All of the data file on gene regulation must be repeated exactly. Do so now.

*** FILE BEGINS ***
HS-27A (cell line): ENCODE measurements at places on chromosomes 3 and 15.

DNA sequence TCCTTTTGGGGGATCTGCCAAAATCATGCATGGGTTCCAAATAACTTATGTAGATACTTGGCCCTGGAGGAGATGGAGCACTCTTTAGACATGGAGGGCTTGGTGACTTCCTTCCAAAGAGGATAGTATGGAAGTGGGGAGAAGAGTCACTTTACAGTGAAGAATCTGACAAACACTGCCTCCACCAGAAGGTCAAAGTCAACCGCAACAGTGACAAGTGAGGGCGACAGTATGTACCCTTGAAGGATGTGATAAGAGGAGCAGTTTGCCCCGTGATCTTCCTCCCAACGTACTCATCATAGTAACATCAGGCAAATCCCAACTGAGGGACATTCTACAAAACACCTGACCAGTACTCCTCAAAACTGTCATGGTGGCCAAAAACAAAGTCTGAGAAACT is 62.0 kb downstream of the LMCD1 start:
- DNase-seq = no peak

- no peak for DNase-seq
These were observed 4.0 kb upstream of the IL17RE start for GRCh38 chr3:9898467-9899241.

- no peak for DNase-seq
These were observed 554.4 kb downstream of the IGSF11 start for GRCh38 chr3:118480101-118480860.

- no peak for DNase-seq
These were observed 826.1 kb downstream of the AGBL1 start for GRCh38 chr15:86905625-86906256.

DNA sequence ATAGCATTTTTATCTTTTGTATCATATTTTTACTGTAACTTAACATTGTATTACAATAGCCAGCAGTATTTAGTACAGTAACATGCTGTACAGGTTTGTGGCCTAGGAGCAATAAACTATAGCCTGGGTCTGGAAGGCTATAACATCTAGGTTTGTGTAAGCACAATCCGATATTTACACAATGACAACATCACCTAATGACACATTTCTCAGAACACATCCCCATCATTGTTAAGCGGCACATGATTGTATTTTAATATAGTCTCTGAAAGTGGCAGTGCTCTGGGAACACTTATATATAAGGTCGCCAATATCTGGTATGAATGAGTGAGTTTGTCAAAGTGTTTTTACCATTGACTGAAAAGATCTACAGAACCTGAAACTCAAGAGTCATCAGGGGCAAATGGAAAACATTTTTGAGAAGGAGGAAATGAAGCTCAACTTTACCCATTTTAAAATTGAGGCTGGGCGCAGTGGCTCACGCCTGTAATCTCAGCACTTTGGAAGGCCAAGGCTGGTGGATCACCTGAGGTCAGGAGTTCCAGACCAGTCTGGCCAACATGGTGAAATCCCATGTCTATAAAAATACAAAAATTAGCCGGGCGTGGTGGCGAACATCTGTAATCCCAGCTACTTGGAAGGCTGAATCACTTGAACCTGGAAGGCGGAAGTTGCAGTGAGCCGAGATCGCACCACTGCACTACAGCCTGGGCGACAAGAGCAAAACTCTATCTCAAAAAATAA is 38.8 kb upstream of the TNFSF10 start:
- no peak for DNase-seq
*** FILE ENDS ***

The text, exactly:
HS-27A (cell line): ENCODE measurements at places on chromosomes 3 and 15.

DNA sequence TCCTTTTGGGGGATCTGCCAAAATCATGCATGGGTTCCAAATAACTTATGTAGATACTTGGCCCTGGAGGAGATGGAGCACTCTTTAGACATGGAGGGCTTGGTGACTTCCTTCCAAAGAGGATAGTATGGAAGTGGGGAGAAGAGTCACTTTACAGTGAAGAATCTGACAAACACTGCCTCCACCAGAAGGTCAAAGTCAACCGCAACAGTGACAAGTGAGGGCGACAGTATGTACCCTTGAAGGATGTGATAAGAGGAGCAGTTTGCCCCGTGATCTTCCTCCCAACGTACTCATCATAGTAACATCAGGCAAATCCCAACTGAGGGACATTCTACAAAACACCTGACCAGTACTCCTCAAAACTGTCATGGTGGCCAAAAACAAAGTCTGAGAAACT is 62.0 kb downstream of the LMCD1 start:
- DNase-seq = no peak

- no peak for DNase-seq
These were observed 4.0 kb upstream of the IL17RE start for GRCh38 chr3:9898467-9899241.

- no peak for DNase-seq
These were observed 554.4 kb downstream of the IGSF11 start for GRCh38 chr3:118480101-118480860.

- no peak for DNase-seq
These were observed 826.1 kb downstream of the AGBL1 start for GRCh38 chr15:86905625-86906256.

DNA sequence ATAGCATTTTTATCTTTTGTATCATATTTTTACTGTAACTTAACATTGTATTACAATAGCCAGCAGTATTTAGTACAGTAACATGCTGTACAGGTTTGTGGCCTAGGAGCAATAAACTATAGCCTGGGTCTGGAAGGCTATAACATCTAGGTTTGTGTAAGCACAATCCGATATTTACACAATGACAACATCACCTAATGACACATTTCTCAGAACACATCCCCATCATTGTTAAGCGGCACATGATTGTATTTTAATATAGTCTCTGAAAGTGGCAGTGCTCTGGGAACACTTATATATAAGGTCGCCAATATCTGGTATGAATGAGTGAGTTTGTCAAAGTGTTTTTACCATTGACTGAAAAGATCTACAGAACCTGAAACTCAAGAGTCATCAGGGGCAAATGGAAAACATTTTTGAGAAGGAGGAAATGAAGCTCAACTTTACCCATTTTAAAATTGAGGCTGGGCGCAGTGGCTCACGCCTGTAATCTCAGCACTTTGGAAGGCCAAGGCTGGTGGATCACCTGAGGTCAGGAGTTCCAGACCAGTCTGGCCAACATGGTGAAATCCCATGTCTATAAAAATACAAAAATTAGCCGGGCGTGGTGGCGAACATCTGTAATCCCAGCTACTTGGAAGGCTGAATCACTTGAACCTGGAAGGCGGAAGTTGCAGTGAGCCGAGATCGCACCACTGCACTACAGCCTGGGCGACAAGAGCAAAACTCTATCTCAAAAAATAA is 38.8 kb upstream of the TNFSF10 start:
- no peak for DNase-seq